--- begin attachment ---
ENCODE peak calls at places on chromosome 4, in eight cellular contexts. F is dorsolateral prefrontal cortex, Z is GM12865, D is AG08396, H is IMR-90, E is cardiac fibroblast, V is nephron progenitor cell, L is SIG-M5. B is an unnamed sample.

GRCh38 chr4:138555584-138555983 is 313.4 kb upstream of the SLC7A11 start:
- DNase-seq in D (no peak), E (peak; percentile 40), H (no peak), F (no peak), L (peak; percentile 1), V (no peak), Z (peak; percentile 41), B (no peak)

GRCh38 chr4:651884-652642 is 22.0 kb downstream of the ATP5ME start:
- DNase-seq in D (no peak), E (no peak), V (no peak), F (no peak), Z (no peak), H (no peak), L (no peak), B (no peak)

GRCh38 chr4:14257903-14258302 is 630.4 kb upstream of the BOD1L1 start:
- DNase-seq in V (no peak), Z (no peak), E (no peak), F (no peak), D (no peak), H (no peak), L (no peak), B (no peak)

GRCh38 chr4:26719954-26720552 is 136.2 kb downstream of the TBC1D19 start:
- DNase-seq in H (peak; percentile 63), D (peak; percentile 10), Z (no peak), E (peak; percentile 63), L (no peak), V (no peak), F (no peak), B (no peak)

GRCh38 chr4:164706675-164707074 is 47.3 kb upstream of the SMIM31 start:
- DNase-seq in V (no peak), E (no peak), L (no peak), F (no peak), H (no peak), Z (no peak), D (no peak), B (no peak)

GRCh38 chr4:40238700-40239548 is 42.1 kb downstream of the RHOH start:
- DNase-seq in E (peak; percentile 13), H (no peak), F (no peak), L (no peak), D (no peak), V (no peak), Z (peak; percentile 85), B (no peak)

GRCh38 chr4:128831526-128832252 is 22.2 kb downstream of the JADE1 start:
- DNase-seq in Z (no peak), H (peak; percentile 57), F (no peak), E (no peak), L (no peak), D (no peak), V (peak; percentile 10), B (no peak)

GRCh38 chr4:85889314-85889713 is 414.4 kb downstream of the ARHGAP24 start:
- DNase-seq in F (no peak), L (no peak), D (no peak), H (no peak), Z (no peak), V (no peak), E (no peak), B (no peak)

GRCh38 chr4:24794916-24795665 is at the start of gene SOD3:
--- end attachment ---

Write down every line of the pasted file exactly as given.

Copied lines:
ENCODE peak calls at places on chromosome 4, in eight cellular contexts. F is dorsolateral prefrontal cortex, Z is GM12865, D is AG08396, H is IMR-90, E is cardiac fibroblast, V is nephron progenitor cell, L is SIG-M5. B is an unnamed sample.

GRCh38 chr4:138555584-138555983 is 313.4 kb upstream of the SLC7A11 start:
- DNase-seq in D (no peak), E (peak; percentile 40), H (no peak), F (no peak), L (peak; percentile 1), V (no peak), Z (peak; percentile 41), B (no peak)

GRCh38 chr4:651884-652642 is 22.0 kb downstream of the ATP5ME start:
- DNase-seq in D (no peak), E (no peak), V (no peak), F (no peak), Z (no peak), H (no peak), L (no peak), B (no peak)

GRCh38 chr4:14257903-14258302 is 630.4 kb upstream of the BOD1L1 start:
- DNase-seq in V (no peak), Z (no peak), E (no peak), F (no peak), D (no peak), H (no peak), L (no peak), B (no peak)

GRCh38 chr4:26719954-26720552 is 136.2 kb downstream of the TBC1D19 start:
- DNase-seq in H (peak; percentile 63), D (peak; percentile 10), Z (no peak), E (peak; percentile 63), L (no peak), V (no peak), F (no peak), B (no peak)

GRCh38 chr4:164706675-164707074 is 47.3 kb upstream of the SMIM31 start:
- DNase-seq in V (no peak), E (no peak), L (no peak), F (no peak), H (no peak), Z (no peak), D (no peak), B (no peak)

GRCh38 chr4:40238700-40239548 is 42.1 kb downstream of the RHOH start:
- DNase-seq in E (peak; percentile 13), H (no peak), F (no peak), L (no peak), D (no peak), V (no peak), Z (peak; percentile 85), B (no peak)

GRCh38 chr4:128831526-128832252 is 22.2 kb downstream of the JADE1 start:
- DNase-seq in Z (no peak), H (peak; percentile 57), F (no peak), E (no peak), L (no peak), D (no peak), V (peak; percentile 10), B (no peak)

GRCh38 chr4:85889314-85889713 is 414.4 kb downstream of the ARHGAP24 start:
- DNase-seq in F (no peak), L (no peak), D (no peak), H (no peak), Z (no peak), V (no peak), E (no peak), B (no peak)

GRCh38 chr4:24794916-24795665 is at the start of gene SOD3: